But in my view, this scenario is actually quite improbable for one reason. If you place the nuclear weapon in space, yes, you can bring down many American satellites, but you will also create an enormous amount of debris, and you will also - might actually be able to hurt or affect satellites of other countries like China and India, right? So Russia, at some point, might be the cause of a significant damage of satellites also of its, you know, partnering countries.

RASCOE: So what is the scenario that you think is more likely?

GIOVANNINI: The scenario that is more likely is a anti-satellite jammer that is nuclear-powered. And the jammer is, you know, a system that would allow, for example, to disrupt communications, right? Jammers blind satellites in a way that make them almost useless. So you would not necessarily have debris or destruction, but you will actually have a massive disruption in communication and information flow.

RASCOE: So what would be the options for a U.S. response?

GIOVANNINI: In reality, the United States has known of the many programs the Russians are working on for quite some time. And in fact, you know, a few years ago, during the Trump administration, the U.S. decided to create a U.S. Space Force. And so one option could be that the United States develop similar capabilities, and they will actually then lock the Russians into sort of deterrence relations.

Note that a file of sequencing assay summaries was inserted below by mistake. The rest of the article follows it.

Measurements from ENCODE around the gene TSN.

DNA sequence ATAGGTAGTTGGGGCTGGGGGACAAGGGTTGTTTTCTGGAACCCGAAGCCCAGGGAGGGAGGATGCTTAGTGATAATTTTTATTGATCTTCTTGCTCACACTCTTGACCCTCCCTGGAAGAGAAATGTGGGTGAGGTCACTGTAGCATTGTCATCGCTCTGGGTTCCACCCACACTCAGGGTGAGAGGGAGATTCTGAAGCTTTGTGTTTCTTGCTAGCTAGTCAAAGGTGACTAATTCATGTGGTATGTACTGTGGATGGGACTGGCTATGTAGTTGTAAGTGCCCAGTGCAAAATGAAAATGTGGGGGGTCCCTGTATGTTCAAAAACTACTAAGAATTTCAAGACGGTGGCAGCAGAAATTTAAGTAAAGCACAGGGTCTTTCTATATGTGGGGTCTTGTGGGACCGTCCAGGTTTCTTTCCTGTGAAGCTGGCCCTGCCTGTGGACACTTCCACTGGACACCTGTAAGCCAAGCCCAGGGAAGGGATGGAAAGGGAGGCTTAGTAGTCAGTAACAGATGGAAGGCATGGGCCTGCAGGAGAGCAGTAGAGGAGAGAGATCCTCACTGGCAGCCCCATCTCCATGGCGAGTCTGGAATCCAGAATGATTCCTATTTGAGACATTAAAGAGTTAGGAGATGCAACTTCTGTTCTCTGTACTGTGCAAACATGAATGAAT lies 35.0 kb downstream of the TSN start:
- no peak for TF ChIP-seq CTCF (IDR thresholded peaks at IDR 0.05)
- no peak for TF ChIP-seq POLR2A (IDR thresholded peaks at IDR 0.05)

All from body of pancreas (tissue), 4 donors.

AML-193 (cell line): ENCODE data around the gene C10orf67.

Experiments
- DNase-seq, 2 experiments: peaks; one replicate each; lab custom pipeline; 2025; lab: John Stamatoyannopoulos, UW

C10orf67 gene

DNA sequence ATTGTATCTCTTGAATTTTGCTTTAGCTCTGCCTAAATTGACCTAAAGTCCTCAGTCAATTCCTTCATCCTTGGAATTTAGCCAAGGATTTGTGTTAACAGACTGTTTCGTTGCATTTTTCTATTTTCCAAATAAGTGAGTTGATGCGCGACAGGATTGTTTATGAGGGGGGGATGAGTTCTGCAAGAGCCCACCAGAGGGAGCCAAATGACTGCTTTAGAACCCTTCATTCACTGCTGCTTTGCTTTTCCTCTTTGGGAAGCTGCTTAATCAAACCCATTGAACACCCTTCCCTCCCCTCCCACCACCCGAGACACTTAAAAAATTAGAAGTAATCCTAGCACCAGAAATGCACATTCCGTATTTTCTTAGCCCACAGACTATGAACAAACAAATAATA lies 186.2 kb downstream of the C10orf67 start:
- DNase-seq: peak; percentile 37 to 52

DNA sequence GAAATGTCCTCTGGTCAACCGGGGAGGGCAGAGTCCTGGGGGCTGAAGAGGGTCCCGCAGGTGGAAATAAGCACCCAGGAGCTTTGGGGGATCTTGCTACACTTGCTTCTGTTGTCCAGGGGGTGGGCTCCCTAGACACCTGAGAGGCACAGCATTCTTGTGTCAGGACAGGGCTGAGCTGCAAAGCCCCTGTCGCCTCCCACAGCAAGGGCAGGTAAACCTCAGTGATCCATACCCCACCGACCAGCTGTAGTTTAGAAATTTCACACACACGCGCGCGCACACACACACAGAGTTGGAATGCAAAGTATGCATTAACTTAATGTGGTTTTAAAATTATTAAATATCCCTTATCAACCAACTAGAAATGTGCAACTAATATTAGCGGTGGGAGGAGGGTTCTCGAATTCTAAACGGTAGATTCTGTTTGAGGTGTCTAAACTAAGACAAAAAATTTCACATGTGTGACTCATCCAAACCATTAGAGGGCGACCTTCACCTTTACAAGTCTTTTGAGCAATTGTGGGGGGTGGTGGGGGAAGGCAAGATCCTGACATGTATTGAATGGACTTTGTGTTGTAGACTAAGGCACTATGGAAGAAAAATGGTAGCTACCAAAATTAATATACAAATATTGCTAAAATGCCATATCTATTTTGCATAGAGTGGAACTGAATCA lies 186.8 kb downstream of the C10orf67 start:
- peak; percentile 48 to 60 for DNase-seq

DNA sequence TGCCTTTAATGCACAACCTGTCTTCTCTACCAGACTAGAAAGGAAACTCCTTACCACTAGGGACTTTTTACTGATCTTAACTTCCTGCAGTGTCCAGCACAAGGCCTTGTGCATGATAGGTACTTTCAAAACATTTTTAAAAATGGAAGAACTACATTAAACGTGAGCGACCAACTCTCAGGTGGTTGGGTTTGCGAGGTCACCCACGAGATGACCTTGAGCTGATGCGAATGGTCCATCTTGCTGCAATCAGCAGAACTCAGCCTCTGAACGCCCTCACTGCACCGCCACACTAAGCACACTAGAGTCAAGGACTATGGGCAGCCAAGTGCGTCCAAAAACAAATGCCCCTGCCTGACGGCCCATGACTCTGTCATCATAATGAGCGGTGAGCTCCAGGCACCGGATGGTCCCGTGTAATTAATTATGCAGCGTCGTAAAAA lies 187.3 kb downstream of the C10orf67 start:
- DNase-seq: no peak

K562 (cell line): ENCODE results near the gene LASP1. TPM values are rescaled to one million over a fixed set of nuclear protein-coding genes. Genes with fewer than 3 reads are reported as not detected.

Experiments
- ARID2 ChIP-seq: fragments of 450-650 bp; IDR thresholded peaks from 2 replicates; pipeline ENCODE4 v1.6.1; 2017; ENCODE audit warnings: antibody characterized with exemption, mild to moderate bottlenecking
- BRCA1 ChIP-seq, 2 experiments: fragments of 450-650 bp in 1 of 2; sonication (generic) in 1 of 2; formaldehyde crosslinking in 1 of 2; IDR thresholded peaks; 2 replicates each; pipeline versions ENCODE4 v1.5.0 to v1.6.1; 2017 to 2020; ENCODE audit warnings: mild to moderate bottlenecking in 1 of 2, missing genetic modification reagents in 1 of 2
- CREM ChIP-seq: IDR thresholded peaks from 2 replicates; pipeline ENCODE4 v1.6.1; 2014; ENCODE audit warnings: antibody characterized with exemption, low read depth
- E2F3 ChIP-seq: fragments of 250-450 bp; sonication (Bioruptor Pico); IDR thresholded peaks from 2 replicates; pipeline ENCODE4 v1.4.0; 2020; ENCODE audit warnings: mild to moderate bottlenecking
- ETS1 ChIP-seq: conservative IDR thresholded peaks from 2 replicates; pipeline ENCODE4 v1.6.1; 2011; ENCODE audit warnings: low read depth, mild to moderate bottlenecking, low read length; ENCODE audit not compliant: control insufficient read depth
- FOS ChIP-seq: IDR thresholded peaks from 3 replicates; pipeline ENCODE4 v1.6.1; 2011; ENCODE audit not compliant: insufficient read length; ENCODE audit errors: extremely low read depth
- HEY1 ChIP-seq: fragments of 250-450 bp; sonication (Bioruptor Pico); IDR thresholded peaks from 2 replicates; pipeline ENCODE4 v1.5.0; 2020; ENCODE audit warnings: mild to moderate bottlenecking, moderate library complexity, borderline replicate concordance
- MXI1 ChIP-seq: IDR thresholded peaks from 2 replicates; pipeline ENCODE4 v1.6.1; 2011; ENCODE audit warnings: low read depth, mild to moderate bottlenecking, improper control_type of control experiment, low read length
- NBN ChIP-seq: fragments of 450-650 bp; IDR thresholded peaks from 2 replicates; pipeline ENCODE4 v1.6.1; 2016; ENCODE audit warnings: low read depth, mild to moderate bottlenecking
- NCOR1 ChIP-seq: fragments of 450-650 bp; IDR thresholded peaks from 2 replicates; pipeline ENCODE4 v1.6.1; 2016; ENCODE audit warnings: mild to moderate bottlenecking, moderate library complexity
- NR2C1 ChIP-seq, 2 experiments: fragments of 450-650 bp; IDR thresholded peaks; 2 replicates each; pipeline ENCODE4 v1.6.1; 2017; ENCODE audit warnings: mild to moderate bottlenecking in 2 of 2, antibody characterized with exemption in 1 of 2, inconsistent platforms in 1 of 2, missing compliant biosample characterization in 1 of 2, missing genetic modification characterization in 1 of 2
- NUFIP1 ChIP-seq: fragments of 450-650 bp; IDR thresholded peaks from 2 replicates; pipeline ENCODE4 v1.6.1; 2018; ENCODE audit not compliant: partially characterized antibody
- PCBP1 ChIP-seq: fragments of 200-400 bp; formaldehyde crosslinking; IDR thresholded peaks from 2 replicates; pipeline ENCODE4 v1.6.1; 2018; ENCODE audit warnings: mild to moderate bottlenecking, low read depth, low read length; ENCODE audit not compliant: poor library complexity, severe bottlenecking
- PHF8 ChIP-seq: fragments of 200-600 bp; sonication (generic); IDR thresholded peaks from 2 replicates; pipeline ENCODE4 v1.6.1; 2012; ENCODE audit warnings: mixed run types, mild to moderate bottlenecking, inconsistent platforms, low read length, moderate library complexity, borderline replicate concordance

RASCOE: Kind of like with the nuclear weapons we have on Earth - the mutually assured destruction.

GIOVANNINI: Exactly. So you will create a sort of stability in space - not ideal, but there are other things, in my view, that the U.S. has been doing which I think are really, really important. The first one is the United States, since April 2022, has adopted a moratorium against the use of anti-satellite technology. And it has basically invited countries so that the countries accept unilaterally not to develop technology that could destroy satellites in space.

Last thing that the U.S. has started to do - the United States has moved away from these large satellites, right? And it has actually adopted much smaller, cheaper satellites. If you think about the famous Starlink that is so important for the Ukraine military forces to command drones and so on, so forth - the satellites are very small. And so what the U.S. can do is to create a multitude of constellations of satellite and to create a redundancy system so that even if the Russians jam one or two constellations, the U.S. has, you know, a sort of safety system.